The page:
Film Review - Piranha 3DD
Film Review - Peace, Love & Misunderstanding

Film Review - Hemingway & Gellhorn


There’s something far more interesting to the pairing of Ernest Hemingway and Martha Gellhorn than the HBO production, “Hemingway & Gellhorn,” dares to express. A twosome drawn together by mutual interests in war and life experiences, the couple’s barbed interplay hints at a great emotional displeasure barely contained by raw physical attraction and gender power moves common to the WWII era. Overlong and undercooked, “Hemingway & Gellhorn” does feature two compelling performances from Nicole Kidman and Clive Owen, but a flavorful understanding of this relationship never emerges. Despite a globetrotting atmosphere of world history and lustful motivation, director Philip Kaufman falls short of a fulfilling screen investigation.

An aspiring journalist developing a reputation for consistent work, Martha Gellhorn (Nicole Kidman) is eager to take on the troubles brewing in Europe as the horrors of WWII begin to take shape. Meeting Ernest Hemingway (Clive Owen) in Key West, Gellhorn is immediately taken by the bravado and sheer intelligence of the writer, still working into his fame. Although married to devout Pauline (Molly Parker), Hemingway instigates an affair with Gellhorn, obsessed with consuming the embedded writer as they record the experience of the Spanish Civil War from the front lines. As the years pass, Hemingway grows resentful of Gellhorn’s journalistic ambitions, creating a divide that threatens to ruin a relationship that brings the author tremendous artistic inspiration, culminating in the creation of his book, “For Whom the Bell Tolls.”


“Hemingway & Gellhorn” marks a return to the director’s chair for Kaufman, last seen guiding the dismal 2004 Ashley Judd thriller, “Twisted.” While this new production doesn’t offer a full sense of the filmmaker’s gifts, the movie at least gets Kaufman back onto stable creative ground, taking on an attractive story of a respected author and traveler falling in love with a braver, arguably more perceptive woman who comes to challenge his masculinity and soul, engaging in a tug of war relationship that encounters remarkable historical highs and emotional lows. The basic shape of the couple’s experiences remains in the script by Jerry Stahl and Barbara Turner, yet the execution is tangled, unsure what tone to take when dealing with hotheaded personalities and the changing political tides of Europe and China.

Much of the feature is wasted on soap opera antics, approaching the central relationship with a sense of the theatrical to emphasize the combustibility between the writers. One sex scene in particular highlights the hyperbole, observing Hemingway ravish Gellhorn during a bombing run in Spain, conquering his object of desire as plaster dust coats their bodies and world suffers outside of their hotel. There’s also a short amount of time spent with Pauline, who, upon realizing Hemingway is cheating on her, proceeds to trash their house, threatening to pierce his chest with antelope horns. There’s a volcanic quality to “Hemingway & Gellhorn” that’s mildly amusing to watch, yet the volatility belongs in a different film, at least one not layered with grim wartime experiences and excitable talk of politics. I enjoyed the force of spirit Kidman and Owen provide the picture (both are pleasingly cartoonish in their interpretations), but the spurts of feral behavior disrupt concentration on the finer points of unrest fermenting between the lovers.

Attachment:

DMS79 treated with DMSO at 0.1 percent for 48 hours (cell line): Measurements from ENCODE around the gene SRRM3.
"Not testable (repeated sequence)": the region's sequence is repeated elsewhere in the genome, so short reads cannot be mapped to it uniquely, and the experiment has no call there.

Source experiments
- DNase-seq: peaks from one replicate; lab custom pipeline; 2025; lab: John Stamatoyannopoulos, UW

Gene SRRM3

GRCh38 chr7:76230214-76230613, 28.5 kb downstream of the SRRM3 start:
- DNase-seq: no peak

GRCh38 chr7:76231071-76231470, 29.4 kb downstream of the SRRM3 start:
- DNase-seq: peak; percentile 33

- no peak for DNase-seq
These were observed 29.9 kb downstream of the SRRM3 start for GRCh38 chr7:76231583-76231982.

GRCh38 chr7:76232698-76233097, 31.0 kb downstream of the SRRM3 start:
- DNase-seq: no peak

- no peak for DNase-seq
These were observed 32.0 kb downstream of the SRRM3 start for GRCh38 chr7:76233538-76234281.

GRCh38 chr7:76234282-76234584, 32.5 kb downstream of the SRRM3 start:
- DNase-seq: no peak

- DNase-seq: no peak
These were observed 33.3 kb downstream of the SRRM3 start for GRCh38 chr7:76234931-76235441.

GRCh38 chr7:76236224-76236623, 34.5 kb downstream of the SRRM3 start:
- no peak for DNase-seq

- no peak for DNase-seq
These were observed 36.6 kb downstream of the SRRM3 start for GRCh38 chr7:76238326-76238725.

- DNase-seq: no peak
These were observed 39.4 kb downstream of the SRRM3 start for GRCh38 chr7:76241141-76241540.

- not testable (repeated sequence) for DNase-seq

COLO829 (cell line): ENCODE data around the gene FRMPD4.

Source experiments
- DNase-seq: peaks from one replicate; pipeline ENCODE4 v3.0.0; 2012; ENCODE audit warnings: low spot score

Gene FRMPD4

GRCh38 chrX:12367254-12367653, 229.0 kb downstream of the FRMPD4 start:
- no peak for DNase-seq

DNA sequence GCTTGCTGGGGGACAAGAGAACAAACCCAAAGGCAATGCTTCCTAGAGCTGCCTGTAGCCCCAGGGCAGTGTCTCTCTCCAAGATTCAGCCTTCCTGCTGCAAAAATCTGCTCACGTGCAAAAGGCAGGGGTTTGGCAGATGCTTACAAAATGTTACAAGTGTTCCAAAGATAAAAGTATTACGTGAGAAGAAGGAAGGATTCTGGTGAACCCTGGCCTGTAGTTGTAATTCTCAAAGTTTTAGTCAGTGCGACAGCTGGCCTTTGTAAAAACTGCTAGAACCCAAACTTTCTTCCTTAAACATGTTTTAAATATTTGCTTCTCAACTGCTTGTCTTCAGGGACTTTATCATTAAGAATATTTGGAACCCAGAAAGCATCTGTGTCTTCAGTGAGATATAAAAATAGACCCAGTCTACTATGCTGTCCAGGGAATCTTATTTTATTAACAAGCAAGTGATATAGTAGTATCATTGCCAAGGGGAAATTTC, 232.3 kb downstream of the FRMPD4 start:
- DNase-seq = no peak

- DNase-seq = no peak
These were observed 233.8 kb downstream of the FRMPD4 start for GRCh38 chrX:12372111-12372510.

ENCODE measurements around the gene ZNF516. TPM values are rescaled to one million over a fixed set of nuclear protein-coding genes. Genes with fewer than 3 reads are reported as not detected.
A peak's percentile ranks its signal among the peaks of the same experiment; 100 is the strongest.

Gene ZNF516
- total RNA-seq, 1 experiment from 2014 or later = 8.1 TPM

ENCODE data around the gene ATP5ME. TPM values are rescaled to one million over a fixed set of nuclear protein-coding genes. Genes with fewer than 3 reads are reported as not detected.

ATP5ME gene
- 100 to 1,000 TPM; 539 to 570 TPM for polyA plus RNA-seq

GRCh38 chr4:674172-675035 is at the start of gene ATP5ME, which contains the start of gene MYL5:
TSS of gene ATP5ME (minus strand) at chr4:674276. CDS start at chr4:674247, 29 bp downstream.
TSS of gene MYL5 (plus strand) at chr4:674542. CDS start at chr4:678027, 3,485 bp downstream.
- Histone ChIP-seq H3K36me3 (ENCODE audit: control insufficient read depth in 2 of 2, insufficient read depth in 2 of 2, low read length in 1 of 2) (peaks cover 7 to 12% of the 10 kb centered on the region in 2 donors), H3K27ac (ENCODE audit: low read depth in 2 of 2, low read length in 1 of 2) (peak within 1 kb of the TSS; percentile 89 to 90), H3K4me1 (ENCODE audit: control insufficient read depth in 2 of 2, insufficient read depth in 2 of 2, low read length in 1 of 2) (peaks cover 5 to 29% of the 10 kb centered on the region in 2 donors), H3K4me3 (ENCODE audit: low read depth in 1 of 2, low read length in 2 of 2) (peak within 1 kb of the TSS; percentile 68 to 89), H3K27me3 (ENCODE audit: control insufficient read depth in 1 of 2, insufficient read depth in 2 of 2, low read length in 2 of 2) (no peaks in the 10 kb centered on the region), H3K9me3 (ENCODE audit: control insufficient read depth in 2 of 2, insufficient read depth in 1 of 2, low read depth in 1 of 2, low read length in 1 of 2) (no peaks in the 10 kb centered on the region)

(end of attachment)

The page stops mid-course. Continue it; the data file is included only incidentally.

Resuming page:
The rest of “Hemingway & Gellhorn” is devoted to the duo’s life together as a married couple, finding the journalist growing irritated as she’s forced to endure the author’s jealousies throughout the years. Kaufman creates a specific visual look for this span of time that merges and replicates newsreel footage to help differentiate between fact and fiction, with low-fi but effective CGI employed to sell the illusion of world travel. The supporting cast is also lively (including Tony Shalhoub, Parker Posey, Joan Chen, David Strathairn, and Metallica drummer Lars Ulrich as filmmaker Joris Ivens -- yes, you read that correctly), introducing some outside influence to a personal story. What Kaufman doesn’t attain is a grasp of drama, generating a sense of discovery and violation that carries over the film’s 152-minute run time. In fact, Gellhorn’s story alone seems fit for its own cinematic exploration, distanced from the expected destructiveness of Hemingway’s personality, but her intriguing development as a powerhouse writer is the least of Kaufman’s concerns. It seems even in death, Ernest Hemingway is still overshadowing Martha Gellhorn.






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